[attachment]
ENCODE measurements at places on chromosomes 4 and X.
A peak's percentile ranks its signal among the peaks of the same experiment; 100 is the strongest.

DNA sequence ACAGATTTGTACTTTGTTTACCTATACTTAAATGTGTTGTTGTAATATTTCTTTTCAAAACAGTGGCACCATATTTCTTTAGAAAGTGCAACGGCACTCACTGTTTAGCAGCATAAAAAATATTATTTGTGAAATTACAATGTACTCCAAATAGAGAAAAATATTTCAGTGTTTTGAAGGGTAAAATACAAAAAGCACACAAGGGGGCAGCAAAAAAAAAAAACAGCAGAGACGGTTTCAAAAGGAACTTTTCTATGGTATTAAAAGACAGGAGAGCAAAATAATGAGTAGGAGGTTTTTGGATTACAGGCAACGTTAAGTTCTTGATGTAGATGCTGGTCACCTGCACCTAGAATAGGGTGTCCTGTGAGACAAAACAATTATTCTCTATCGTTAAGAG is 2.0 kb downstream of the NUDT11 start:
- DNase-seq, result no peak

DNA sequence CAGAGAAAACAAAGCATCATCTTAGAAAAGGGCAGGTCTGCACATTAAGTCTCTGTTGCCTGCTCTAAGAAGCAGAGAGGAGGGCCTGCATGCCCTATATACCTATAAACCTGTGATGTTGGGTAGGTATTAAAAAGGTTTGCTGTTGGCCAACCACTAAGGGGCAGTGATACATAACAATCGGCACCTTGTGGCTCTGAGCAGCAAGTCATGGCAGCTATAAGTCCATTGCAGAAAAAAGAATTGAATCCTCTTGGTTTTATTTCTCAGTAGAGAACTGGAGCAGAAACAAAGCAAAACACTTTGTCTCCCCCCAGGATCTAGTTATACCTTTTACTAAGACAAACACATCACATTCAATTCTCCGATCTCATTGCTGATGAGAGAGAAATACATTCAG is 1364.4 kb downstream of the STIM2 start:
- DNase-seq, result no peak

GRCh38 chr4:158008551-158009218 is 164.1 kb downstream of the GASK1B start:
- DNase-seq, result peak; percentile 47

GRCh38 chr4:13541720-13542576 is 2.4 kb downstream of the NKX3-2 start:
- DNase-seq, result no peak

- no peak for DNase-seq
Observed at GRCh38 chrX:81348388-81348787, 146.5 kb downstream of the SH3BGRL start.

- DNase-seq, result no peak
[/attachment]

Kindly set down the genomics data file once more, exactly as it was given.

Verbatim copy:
ENCODE measurements at places on chromosomes 4 and X.
A peak's percentile ranks its signal among the peaks of the same experiment; 100 is the strongest.

DNA sequence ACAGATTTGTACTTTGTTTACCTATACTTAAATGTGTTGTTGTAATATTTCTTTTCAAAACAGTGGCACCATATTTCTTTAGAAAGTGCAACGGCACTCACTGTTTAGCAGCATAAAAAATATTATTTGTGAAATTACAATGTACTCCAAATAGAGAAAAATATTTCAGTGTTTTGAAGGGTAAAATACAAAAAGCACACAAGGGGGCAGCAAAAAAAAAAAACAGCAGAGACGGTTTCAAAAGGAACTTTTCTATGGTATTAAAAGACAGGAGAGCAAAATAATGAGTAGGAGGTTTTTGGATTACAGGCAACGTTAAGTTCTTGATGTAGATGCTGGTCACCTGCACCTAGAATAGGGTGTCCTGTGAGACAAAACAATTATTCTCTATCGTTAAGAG is 2.0 kb downstream of the NUDT11 start:
- DNase-seq, result no peak

DNA sequence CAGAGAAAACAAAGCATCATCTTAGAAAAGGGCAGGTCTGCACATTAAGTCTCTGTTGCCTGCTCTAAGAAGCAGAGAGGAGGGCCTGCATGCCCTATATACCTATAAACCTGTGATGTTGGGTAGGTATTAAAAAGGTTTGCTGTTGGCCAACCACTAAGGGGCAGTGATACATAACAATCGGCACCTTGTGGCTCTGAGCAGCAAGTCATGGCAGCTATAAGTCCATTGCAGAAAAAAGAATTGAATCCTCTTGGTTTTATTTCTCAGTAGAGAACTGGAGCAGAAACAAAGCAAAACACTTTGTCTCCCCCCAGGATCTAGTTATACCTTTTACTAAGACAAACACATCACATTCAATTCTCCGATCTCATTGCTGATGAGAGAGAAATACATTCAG is 1364.4 kb downstream of the STIM2 start:
- DNase-seq, result no peak

GRCh38 chr4:158008551-158009218 is 164.1 kb downstream of the GASK1B start:
- DNase-seq, result peak; percentile 47

GRCh38 chr4:13541720-13542576 is 2.4 kb downstream of the NKX3-2 start:
- DNase-seq, result no peak

- no peak for DNase-seq
Observed at GRCh38 chrX:81348388-81348787, 146.5 kb downstream of the SH3BGRL start.

- DNase-seq, result no peak